How to Spot Fungus in Your Mulch—Plus, the Best Ways to Get Rid of It
Mulch is a valuable asset to your garden. It helps retain moisture in soil, prevents weeds from sprouting, and keeps pests at bay. However, mulch also provides the ideal environment for fungus growth. Although it's not usually harmful to your plants, fungus mulch may be a concern from a cosmetic standpoint, explains Chelsi Abbott, technical advisor at Davey Tree. "Fungus is a wood decayer and is very important to the recycling of nutrients," she says. Beyond wanting to remove mildew for aesthetics, certain varieties, such as artillery fungus, can decay wood and spread from mulch to other areas of your property, like a car or home exterior.
Whether you want to get rid of fungus mulch to keep your garden looking nice or because you've spotted areas of mold, these expert tips will teach you how to deal with the landscape inconvenience effectively and efficiently.
How Fungus Forms
"Fungus happens in damp conditions," says Juliet Del Rio, community outreach and marketing manager at Bob's Garden Center. In the average yard, you'll likely find fungus growing if you have a hose drip near a shady area or during an exceptionally rainy season in patches where there's a lot of tree coverage. "In our shore town garden center, we see fungus in mulch a lot because it's a generally humid environment," she explains. According to Del Rio, anytime a living organism decomposes, the bacteria will attract fungus, which is why you should remove dead plant matter from your garden before mildew sets in. Additionally, Abbot says that wood and leaf mulch have an abundance of nutrients that are unusable to the plants, causing fungi and bacteria—their jobs are to break down those unnecessary supplements—to form. "The fungi you may find on mulch might just be doing their job!" she adds.
How to Spot Fungus in Mulch
Fungus can take many forms. While white to brown small-capped mushrooms are the most common tell, it can also appear as a carpet covering the surface of an area. Del Rio says it depends on the conditions of where you live—dampness, coolness, and soil type are all factors that impact mold growth. "Generally, you will see artillery fungus, various mushrooms, slime mold, birds nest fungus, and others," she says. "There's millions of types of fungus out there!" If you need help identifying the type of mold growing in your mulch, Del Rio recommends contacting a local nature center, agriculture department, or garden center for help.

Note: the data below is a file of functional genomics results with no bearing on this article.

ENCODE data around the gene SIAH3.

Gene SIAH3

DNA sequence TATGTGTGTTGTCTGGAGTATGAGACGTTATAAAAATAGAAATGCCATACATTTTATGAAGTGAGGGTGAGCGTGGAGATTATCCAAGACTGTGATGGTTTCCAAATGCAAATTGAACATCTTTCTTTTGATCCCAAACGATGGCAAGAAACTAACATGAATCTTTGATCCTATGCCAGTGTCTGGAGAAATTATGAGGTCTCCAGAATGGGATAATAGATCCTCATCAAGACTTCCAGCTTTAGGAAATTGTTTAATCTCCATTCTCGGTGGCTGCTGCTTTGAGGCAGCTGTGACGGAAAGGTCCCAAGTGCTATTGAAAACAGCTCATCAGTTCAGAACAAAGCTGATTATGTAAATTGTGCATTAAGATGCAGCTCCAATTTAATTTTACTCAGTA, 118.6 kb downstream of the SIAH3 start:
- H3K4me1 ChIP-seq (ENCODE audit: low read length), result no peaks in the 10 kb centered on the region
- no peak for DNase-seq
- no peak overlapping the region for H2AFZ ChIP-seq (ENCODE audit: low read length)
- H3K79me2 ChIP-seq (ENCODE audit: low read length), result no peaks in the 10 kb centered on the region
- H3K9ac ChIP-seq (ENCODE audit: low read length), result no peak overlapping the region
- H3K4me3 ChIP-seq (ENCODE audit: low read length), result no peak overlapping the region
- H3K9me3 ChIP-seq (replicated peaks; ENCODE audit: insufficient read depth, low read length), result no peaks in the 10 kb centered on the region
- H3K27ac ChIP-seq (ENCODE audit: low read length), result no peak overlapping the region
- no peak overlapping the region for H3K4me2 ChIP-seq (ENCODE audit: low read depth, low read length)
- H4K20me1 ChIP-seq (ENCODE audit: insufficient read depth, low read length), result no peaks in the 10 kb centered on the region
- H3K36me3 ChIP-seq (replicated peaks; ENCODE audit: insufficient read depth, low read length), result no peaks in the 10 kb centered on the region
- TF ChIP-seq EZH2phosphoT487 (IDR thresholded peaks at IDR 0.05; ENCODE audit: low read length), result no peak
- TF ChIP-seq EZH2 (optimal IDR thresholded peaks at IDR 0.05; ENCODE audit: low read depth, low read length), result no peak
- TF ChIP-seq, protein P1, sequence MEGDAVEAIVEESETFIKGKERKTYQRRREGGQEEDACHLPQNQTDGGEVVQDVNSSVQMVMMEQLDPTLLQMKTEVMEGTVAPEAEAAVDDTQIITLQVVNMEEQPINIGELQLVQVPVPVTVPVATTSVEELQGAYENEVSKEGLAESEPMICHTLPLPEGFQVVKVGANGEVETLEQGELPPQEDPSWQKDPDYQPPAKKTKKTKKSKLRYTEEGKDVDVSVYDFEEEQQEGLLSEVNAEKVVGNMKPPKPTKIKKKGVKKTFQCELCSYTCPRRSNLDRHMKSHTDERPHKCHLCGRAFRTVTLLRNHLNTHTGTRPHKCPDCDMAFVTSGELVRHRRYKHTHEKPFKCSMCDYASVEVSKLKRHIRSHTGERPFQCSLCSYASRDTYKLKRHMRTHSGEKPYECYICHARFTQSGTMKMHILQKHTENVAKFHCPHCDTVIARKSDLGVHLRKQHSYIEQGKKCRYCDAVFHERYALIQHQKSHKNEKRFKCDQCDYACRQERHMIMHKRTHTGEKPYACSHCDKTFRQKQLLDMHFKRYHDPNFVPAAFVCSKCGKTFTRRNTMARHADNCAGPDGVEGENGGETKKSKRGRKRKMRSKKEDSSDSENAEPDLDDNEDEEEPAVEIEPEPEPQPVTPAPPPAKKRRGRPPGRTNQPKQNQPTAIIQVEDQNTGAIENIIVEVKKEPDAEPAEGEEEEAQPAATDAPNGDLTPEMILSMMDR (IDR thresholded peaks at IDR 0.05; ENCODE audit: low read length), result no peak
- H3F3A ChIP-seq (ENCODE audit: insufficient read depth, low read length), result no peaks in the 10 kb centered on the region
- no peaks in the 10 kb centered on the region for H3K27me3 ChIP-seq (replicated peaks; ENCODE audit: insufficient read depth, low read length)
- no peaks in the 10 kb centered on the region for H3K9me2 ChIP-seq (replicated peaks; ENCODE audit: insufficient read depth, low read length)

How to Remove Fungus from Mulch
Abbott's favorite method for removing fungus from mulch is to physically take out the fruiting bodies (the visible parts of fungi on the top of the mulch) as they appear. She says this technique is preferred because it allows the vegetable fungal structures—white thread-like material—to still breakdown the nutrients for your plants and continue to benefit them. If you're dealing with small spots, like mushrooms, Del Rio says you can dig them up and dispose of them. However, if you're dealing with something persistent, like artillery fungus, she says you will need to remove the mulch and spray a fungicide on the area—as well as other surfaces affected—before adding a fresh layer of mulch. "If you do need to remove the mulch, do not compost it as the spores can come back to seek revenge," she notes. "Some spores are wind-borne, so bag the mulch on a day with low wind. Definitely identify the fungus and read up on the best ways to deal with it. Each will require its own method of action."
Raise the Soil's pH
One way to limit fungus growth is to raise the soil's pH. "Fungi like more acidic soil, so typically anything over seven should start to have a negative effect on the health of the fungi," explains Abbot. "Keep in mind that the plant might also grow well in a specific pH—any changes to the soil to affect fungi will also directly and indirectly affect the plants." When taking this route, Del Rio recommends using lime to de-acidify the earth. "Most garden centers sell an at-home soil test kit that you can use to see what level your garden beds are currently at and about how much lime you need to use to get them where you want to be," she says.
Leave the Fungus Alone
"While fungi may be unsightly on the top of the soil, it has an important role to play in the overall health of the garden and it is better to leave it alone if you can," Abbott says. Fungus is essential when it comes to decaying dead organic matter, so it ultimately benefits the plant by releasing nutrients slowly back into the soil that would be otherwise unavailable. "Fungi are very good at wood decay and since most mulch has a high wood content, this is the best way to have it be broken down and recycled," she adds. If you don't like the way it makes your plants look, Abbot says to just remove the mushrooms, preferably when it isn't raining so you can reduce the risk of spreading spores.